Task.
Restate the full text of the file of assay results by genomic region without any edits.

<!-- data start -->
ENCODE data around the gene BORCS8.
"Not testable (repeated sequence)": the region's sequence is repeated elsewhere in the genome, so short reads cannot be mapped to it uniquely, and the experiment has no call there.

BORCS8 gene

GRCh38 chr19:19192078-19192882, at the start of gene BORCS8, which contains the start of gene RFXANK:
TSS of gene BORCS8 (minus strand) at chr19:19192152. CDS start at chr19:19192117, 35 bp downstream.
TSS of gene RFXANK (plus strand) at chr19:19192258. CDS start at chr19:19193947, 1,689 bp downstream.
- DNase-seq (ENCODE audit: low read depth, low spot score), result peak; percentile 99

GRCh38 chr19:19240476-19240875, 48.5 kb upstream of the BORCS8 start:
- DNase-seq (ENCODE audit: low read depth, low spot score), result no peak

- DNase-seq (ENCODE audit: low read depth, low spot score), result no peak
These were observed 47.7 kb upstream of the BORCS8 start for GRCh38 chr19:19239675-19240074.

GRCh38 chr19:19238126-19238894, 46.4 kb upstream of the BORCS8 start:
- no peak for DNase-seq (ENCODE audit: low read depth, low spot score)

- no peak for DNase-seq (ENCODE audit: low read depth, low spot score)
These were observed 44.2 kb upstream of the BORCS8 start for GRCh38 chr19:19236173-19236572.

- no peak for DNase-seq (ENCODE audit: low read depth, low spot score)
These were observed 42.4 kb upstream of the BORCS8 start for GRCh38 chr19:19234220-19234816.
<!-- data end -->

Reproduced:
ENCODE data around the gene BORCS8.
"Not testable (repeated sequence)": the region's sequence is repeated elsewhere in the genome, so short reads cannot be mapped to it uniquely, and the experiment has no call there.

BORCS8 gene

GRCh38 chr19:19192078-19192882, at the start of gene BORCS8, which contains the start of gene RFXANK:
TSS of gene BORCS8 (minus strand) at chr19:19192152. CDS start at chr19:19192117, 35 bp downstream.
TSS of gene RFXANK (plus strand) at chr19:19192258. CDS start at chr19:19193947, 1,689 bp downstream.
- DNase-seq (ENCODE audit: low read depth, low spot score), result peak; percentile 99

GRCh38 chr19:19240476-19240875, 48.5 kb upstream of the BORCS8 start:
- DNase-seq (ENCODE audit: low read depth, low spot score), result no peak

- DNase-seq (ENCODE audit: low read depth, low spot score), result no peak
These were observed 47.7 kb upstream of the BORCS8 start for GRCh38 chr19:19239675-19240074.

GRCh38 chr19:19238126-19238894, 46.4 kb upstream of the BORCS8 start:
- no peak for DNase-seq (ENCODE audit: low read depth, low spot score)

- no peak for DNase-seq (ENCODE audit: low read depth, low spot score)
These were observed 44.2 kb upstream of the BORCS8 start for GRCh38 chr19:19236173-19236572.

- no peak for DNase-seq (ENCODE audit: low read depth, low spot score)
These were observed 42.4 kb upstream of the BORCS8 start for GRCh38 chr19:19234220-19234816.